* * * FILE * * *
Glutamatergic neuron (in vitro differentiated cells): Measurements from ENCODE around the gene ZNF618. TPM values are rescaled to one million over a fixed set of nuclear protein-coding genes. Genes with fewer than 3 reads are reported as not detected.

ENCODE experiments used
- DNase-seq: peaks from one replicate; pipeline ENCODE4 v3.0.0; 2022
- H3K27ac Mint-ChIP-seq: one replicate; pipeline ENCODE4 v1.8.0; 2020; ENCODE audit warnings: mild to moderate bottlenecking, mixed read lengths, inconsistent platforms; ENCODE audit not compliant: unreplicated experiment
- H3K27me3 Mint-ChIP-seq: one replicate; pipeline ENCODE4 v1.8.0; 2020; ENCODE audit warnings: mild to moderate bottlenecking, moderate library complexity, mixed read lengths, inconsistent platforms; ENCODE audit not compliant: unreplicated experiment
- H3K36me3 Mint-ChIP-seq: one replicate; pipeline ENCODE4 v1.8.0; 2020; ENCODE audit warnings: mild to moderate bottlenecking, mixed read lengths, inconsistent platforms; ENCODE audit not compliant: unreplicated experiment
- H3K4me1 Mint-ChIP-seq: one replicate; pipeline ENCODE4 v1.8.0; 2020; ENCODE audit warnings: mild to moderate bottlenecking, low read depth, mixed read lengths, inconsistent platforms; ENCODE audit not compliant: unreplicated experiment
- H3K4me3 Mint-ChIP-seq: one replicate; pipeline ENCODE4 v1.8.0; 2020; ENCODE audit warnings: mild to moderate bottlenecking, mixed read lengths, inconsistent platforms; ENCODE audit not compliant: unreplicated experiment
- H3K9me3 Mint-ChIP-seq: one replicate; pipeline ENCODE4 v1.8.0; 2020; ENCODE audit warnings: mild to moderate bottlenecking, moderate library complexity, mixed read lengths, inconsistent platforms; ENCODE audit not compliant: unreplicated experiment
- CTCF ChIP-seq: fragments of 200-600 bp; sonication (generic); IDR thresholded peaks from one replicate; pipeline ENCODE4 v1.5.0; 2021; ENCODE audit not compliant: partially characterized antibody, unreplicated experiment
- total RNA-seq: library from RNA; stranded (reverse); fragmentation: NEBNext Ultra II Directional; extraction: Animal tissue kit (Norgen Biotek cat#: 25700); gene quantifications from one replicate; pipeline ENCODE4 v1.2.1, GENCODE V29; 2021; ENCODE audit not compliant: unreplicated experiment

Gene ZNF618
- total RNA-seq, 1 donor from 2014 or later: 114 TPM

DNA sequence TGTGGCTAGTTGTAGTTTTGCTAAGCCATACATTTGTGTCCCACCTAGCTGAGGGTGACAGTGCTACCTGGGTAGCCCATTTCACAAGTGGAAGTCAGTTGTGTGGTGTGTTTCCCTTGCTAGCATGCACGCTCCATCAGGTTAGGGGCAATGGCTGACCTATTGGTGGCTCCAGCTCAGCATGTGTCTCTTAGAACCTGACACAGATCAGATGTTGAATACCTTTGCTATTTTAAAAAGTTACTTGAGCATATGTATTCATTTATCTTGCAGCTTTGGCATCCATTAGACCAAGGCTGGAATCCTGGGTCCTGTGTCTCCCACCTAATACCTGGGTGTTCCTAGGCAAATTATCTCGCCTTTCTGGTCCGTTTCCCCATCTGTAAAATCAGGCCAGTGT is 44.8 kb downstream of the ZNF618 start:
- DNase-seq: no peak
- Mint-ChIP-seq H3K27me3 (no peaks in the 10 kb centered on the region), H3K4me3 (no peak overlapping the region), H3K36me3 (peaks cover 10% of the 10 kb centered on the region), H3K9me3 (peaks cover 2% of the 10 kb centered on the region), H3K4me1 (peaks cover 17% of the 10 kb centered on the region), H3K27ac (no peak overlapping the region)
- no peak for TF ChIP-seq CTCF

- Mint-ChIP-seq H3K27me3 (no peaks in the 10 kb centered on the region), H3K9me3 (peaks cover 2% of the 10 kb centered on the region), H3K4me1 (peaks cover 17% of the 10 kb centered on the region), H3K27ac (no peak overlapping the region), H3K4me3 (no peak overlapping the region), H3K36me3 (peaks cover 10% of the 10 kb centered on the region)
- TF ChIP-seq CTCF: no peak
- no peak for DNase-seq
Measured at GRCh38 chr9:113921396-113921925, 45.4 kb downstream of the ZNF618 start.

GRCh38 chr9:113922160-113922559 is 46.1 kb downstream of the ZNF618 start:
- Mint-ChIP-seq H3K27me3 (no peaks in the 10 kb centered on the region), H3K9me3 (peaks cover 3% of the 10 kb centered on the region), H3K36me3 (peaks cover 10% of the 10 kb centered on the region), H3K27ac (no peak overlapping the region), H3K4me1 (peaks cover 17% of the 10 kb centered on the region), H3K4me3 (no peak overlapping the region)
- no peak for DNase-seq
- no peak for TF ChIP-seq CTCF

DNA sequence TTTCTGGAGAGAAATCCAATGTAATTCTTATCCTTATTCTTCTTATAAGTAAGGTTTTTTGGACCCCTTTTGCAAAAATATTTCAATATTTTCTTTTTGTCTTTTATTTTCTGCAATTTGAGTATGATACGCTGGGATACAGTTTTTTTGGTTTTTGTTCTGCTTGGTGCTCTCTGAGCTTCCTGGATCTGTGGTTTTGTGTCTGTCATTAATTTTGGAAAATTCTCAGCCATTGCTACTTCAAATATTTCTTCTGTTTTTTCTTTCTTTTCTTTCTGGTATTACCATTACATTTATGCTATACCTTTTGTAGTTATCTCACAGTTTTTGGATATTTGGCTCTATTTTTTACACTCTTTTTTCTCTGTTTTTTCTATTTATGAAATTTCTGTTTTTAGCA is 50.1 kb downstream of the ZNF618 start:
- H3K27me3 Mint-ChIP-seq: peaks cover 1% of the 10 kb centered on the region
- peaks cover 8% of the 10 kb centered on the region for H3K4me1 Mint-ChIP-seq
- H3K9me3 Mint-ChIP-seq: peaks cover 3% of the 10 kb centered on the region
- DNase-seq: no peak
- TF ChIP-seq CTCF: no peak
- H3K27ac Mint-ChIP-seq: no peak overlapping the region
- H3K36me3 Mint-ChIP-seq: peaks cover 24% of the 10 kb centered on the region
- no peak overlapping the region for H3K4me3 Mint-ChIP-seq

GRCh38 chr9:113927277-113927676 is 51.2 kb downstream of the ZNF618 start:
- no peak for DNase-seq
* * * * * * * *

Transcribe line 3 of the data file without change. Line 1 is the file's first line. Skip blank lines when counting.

- DNase-seq: peaks from one replicate; pipeline ENCODE4 v3.0.0; 2022